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I'm making a thermocouple based temperature controller. The thermocouple voltage is measured by using cold junction compensation IC LT1025 and precision opamp LT1050.

The measurements are read by ADC and the relay is switched on by a MOSFET controlled by microcontroller.

The device will be a separate "shield" containing cold junction compensation, opamp, MOSFET and connectors for thermocouple and relay.

I want to avoid noise on analog part as much as possible and I'm using separate ground for analog part - grounds for analog and digital parts will be connected on power supply (which might cause some problems in ADC reading accuracy as these grounds will be at different potential, but I will compensate that in software) and I'm running a trace, separate from analog ground plane, for relay ground return.

I've put a reverse protection diode across relay terminals and decoupling capacitors of values 10uF and 100nF on MOSFET Drain terminal. What else should i do to avoid spikes from relay in my analog part? It might be not too critical in this particular application, but I'm willing to learn.

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Circuit diagram that Olin is slightly less liable to complain about:

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Only partially related to question - using a hi side NPN as shown is somewhat unusual. It's certainly doable. You gate drive needs to swing from V_relay+ to typically 5 to 10 volts higher. If relay is say a 12V relay you will need say 17 to 20+ volts to drive gate (exact level depends on FET Vth etc). Use of a high side P channel FEt or a low side N channel FEt would be somewhat more usual. But, again, this is workable as is if needed.


D1 should be mounted as close to inductive load as possible. ON relay across coil contacts (or relay socket if used) is desirable. Any distance from inductive source gives a nice radiating loop.
Moving D1 around against the relay coil contacts will non-trivially reduce the radiating loop in the PCB track.

RC or RL decoupling the feed to the relay helps.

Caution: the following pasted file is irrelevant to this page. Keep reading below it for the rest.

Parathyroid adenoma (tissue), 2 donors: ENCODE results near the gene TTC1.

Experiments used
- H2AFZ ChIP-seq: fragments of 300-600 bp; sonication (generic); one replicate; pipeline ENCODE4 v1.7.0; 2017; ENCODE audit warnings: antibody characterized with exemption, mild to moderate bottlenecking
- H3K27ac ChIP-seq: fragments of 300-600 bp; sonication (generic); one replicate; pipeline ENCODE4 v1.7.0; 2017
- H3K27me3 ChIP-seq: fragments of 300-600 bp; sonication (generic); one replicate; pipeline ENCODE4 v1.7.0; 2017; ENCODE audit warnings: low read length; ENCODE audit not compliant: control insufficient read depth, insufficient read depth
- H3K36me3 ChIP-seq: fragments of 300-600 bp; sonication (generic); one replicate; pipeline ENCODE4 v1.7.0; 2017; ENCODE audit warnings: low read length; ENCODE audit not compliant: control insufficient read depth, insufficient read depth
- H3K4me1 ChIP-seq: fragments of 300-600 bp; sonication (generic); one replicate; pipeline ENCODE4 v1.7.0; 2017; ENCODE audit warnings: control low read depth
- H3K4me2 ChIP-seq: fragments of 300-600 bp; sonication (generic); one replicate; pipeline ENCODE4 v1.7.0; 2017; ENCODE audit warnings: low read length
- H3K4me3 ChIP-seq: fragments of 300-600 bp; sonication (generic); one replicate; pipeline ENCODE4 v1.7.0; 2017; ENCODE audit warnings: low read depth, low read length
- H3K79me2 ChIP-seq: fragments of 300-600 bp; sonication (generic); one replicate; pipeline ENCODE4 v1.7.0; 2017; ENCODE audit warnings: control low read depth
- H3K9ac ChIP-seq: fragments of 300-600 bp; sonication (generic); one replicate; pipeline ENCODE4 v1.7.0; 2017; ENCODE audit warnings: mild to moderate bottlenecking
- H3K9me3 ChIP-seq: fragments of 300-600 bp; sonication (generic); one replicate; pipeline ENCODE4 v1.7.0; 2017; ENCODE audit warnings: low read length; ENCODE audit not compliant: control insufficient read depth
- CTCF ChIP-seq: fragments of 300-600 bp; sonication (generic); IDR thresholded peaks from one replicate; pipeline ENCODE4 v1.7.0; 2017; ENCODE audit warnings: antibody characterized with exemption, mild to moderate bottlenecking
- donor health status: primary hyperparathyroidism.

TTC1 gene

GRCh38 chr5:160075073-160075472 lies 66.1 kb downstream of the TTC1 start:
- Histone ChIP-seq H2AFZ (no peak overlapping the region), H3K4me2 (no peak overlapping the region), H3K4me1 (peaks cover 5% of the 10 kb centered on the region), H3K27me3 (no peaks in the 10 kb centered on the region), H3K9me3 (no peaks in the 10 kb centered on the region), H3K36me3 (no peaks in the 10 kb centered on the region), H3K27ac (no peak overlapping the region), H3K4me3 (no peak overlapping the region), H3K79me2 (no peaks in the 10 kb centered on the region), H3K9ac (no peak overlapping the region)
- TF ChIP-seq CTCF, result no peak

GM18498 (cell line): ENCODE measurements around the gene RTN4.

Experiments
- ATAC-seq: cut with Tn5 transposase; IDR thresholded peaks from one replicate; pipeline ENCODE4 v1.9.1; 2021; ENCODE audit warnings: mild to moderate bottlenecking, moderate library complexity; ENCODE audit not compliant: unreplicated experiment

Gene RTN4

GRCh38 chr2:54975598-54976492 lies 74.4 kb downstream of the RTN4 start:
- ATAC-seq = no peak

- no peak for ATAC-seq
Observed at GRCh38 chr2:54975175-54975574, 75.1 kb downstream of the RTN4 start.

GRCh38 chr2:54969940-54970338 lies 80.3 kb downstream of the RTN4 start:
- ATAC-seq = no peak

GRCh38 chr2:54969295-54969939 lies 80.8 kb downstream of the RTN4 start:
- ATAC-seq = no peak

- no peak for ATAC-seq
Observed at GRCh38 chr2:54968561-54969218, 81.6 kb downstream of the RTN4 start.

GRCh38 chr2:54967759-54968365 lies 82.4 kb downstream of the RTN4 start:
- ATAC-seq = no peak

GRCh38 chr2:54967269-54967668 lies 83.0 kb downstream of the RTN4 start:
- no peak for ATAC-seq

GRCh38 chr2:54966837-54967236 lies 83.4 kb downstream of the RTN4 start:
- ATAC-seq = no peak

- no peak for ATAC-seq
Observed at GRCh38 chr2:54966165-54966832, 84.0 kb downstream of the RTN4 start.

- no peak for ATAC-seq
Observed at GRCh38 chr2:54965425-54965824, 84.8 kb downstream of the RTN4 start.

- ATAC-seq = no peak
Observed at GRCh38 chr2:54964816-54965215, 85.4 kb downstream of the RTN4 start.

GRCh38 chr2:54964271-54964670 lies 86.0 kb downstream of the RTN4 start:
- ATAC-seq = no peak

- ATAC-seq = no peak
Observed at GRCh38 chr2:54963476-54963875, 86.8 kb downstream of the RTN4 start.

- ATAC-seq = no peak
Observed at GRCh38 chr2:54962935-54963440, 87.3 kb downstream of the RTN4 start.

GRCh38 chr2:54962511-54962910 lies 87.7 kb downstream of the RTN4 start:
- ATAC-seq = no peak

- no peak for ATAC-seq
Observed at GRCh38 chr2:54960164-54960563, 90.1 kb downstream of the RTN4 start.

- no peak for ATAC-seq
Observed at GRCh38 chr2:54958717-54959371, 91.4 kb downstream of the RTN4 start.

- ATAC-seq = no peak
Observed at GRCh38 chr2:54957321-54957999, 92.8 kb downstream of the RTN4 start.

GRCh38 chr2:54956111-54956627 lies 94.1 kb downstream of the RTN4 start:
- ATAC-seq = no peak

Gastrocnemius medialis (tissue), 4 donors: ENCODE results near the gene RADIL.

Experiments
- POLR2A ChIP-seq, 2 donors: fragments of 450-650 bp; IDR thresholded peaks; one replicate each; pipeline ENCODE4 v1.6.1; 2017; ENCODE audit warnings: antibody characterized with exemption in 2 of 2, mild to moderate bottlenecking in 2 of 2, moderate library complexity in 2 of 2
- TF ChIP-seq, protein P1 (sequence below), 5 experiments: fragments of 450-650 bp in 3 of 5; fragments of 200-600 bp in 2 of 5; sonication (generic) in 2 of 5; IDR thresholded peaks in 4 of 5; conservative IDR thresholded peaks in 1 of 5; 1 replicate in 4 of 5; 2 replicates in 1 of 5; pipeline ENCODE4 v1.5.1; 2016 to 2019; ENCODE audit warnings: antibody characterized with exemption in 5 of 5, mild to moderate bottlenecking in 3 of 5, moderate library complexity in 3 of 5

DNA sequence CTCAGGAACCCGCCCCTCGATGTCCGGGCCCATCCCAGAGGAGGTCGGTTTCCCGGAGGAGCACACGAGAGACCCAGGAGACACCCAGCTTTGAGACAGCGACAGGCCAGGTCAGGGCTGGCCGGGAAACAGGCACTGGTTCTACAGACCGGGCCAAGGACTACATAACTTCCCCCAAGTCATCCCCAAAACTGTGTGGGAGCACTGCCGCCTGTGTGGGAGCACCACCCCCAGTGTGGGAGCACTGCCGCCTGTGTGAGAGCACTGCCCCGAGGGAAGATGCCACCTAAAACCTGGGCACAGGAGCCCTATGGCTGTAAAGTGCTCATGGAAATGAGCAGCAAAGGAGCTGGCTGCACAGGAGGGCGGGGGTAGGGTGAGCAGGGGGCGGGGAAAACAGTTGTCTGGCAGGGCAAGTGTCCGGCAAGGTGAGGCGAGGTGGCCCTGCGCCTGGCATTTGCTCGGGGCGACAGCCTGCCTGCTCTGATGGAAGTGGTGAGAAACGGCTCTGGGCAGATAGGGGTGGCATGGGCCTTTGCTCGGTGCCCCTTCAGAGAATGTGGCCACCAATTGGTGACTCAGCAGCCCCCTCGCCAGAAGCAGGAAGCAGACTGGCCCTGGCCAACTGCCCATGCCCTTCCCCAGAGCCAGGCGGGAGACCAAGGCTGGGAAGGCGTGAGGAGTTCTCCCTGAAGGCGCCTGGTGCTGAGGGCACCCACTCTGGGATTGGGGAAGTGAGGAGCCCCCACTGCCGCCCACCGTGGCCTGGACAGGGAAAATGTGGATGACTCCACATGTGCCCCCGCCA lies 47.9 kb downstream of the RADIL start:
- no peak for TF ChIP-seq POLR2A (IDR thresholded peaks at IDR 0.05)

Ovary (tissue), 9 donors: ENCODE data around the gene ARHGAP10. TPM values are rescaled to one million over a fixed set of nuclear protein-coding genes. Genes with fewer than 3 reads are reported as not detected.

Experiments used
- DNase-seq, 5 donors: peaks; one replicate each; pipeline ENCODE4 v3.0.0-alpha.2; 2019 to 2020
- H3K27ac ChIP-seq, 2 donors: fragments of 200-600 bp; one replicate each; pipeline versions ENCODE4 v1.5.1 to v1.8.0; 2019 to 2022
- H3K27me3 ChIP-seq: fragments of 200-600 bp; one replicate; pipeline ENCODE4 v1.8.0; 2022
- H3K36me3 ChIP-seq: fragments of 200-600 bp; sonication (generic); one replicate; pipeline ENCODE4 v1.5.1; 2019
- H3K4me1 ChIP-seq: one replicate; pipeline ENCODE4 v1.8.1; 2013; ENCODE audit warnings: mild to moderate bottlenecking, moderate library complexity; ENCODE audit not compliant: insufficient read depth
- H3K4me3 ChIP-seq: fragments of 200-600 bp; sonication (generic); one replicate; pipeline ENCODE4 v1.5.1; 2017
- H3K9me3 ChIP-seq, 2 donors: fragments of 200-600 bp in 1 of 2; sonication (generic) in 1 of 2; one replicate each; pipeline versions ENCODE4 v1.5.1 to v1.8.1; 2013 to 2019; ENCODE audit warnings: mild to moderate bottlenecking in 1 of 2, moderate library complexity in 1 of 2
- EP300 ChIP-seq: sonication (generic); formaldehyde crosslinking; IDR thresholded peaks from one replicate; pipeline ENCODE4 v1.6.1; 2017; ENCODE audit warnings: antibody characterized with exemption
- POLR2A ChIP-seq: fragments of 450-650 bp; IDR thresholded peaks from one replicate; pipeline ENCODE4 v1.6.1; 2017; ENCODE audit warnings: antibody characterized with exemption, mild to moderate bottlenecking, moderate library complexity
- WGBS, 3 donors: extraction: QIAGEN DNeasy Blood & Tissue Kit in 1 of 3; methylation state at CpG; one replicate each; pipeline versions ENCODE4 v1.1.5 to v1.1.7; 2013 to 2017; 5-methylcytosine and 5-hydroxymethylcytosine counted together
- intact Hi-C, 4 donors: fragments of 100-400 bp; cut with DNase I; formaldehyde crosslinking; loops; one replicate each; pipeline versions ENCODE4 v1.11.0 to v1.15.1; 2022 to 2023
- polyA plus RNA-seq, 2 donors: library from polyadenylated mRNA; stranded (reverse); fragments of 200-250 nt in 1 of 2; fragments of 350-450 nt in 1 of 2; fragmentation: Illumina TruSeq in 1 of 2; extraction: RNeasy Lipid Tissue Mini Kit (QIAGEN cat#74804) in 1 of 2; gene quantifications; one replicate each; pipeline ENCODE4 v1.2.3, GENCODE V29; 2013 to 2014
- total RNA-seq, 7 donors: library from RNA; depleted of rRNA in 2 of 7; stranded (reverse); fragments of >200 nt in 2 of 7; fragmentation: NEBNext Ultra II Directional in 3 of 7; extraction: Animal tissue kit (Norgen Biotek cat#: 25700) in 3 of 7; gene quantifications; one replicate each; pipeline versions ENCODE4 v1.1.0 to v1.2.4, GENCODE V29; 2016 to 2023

If same power source is used for thermocouple and relay then filtering in the thermocouple feed adequate to deal with any couple transients is needed. An active regulatopr will give typically 30 - 60 - ++ Vin noise rejection depending on model and design. Any RL or RC filtering in power circuit will add more filtering.

It's not obvious on the PCB how ground gets from the "Power" connector to the ground plane on the right hand side.
Any ground path commonality will help undo your good work. A milliohm of common ground return and a one amp spike will give you 1 mV of coupling. On a 5V supply that's 1:5000 coupling or about -70 dB. Not much, but it sets an upper limit to the isolation you can achieve. If you manage to couple that 1 mV directly into the sensor feed it will be much much worse.

A thermocouple usually has a thermal time constant of seconds at best and 10's of seconds often. You can get super fast response devices but they would be unusual. Low pass filtering the thermocouple or integrating over a few seconds will greatly diminish the effect of an occasional switching spike. If the spikes come thick and fast this will be less effective. A 10 mS spike in a 2 second integration period adds 10:2000 = 1:200 of it's magnitude to a signal or about -50 dB. Better not to be there at all BUT the effect will be small in many cases.

An ideal capacitor's voltage cannot change instantaneously. A good high frequency response capacitor on the relay side of the MOSFET will limit the inductive voltage spike while D1 is thinking about turning on.

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  • \$\begingroup\$ thanks for the note on low side mosfet driving. my bad :) \$\endgroup\$ – miceuz Apr 10 '12 at 9:27
  • \$\begingroup\$ i have two traces from gound connector - one goes to relay, another - to the analog ground plane. as i understand, LC or RC network on the ground trace to analog ground would help to reduce the noise even more? \$\endgroup\$ – miceuz Apr 10 '12 at 9:37
  • \$\begingroup\$ i understand that i could oversample and average the signal digitally to diminish noise and error, but i'm trying to use this particular project as an opportunity to learn about making opamp work nice in noisy environment so i would have some knowledge when i need to react to changes in the signal faster in future sensor applications, hence the question - precise analog circuit near noisy relay \$\endgroup\$ – miceuz Apr 10 '12 at 9:42
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Due to their low output voltage thermocouples are very sensitive to interference, and depending on the kind of load the arc of a switching relay can be a strong radio transmitter, which may disturb the measurement.
Instead of trying to suppress the interference I would ignore it, i.e. drop the measurement during switching. Temperature doesn't vary that fast that you can't interrupt measurements for a few tens of ms. And you still can interpolate if you want.

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    \$\begingroup\$ maybe i didn't make it cleat - the relay will not be mounted on the same board, it will be quite far away (maybe half a meter) and the circuit will be in metal enclosure. \$\endgroup\$ – miceuz Apr 9 '12 at 10:13
  • \$\begingroup\$ but yeah, that's definately a way to deal with it, what's why upvote \$\endgroup\$ – miceuz Apr 9 '12 at 10:14

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